# Thom space, homotopy group and cohomology group

In Thom's 1952 paper, Thom showed that the Thom class, the Stiefel–Whitney classes, and the Steenrod operations were all related. He used these ideas to prove in the 1954 paper Quelques propriétés globales des variétés differentiables that the cobordism groups could be computed as the homotopy groups of certain Thom spectra $MG$. (The colimit of $n$-iterated suspension of $MG(n)$ is $MG$.)

Let us denote Thom space of the vector bundle $E$ over the base space $B$ as $T(E)=Thom(B,E)$ following Wikipedia notation.

Since Thom class, the Stiefel–Whitney classes, and the Steenrod operations are all related.

Question: Do we have the following relations $$H^*(MTG,\mathbb{Z}_2)=H^*(BG,\mathbb{Z}_2)U?$$ or $$H^*(MG,\mathbb{Z}_2)=H^*(BG,\mathbb{Z}_2)U?$$ where $U$ is the Thom class with $Sq^iU=w_i U$? True or false?

How do we show this?

Attempt: The $MG$ and $MTG$ are two related Thom space, related by $$MG=Thom(BG,V), \quad MTG=Thom(BG,-V),$$ with $V$ the vector bundle.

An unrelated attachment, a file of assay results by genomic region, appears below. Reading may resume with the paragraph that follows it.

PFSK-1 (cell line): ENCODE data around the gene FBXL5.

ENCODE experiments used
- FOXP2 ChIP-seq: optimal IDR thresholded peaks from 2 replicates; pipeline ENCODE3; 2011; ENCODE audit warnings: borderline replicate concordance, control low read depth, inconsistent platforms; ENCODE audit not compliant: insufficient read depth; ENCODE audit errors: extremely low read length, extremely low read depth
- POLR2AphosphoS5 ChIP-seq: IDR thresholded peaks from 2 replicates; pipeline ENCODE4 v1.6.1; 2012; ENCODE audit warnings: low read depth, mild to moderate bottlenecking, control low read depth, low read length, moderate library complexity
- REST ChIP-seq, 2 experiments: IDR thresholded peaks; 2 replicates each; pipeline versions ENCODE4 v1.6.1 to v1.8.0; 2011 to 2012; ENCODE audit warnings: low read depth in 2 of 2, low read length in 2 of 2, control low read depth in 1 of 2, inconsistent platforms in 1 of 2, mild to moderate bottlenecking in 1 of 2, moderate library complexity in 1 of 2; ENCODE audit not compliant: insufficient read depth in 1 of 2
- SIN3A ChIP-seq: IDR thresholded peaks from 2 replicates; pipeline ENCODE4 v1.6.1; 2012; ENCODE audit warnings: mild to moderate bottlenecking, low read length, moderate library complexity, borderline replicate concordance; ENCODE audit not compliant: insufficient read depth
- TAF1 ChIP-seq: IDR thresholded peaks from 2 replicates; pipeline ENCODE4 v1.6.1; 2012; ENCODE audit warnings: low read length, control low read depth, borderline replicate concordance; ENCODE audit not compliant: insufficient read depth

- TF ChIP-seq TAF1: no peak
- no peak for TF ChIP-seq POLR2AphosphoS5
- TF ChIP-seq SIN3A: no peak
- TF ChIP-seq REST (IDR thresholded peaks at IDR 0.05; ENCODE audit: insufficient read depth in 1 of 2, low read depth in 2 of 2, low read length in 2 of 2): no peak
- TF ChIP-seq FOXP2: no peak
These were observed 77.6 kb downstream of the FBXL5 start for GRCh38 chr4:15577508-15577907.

The Pontryagin-Thom isomorphism provides a relation between the bordism groups of manifolds with (stable) tangential structure and homotopy groups of the Madsen-Tillman spectrum $MTG$. The $MTG$ is a close cousin of the more usual Thom spectrum $MG$ associated to tangential structure $G$.

• $H^*(MTG,\mathbb{Z}_2)=H^*(BG,\mathbb{Z}_2)U^\prime$ where $U^\prime$ is the Thom class of $-V$ with $Sq^iU^\prime =w_iU^\prime$, this may not be correct.

• $H^*(MG,\mathbb{Z}_2)=H^*(BG,\mathbb{Z}_2)U$ where $U$ is the Thom class of $V$ with $Sq^iU=w_iU$, $H^*(MTG,\mathbb{Z}_2)=H^*(BG,\mathbb{Z}_2)V$, $UU^\prime =1$, this may be correct?

• What does your notation mean, when you put a Thom class beside a cohomology group? – Ryan Budney Aug 11 '18 at 0:50
• @Ryan, thanks very much for the comment. the Thom class beside a cohomology group means cup product of the elements of the cohomology group with $U$. – wonderich Aug 11 '18 at 2:43

$$H^* Thom(BG,E) \cong H^*(BG) e(E)$$ as modules over the Steenrod algebra, with e(E) the Euler class of $E$. I guess the base space doesn't have to be a classifying space. This is mentioned in the section 3 of Mitchell, Priddy: Stable splittings derived from the Steinberg module, Topology Volume 22, Issue 3, 1983, Pages 285-298 where $G$ is elementary abelian or product of $\Sigma _p$, but as long as we don't want to identify the result with a sub module of a localization, everything works in your case as well. One can prove this, for example, by using the Thom diagonal and Cartan formula, but probably you can read off from Thom's paper.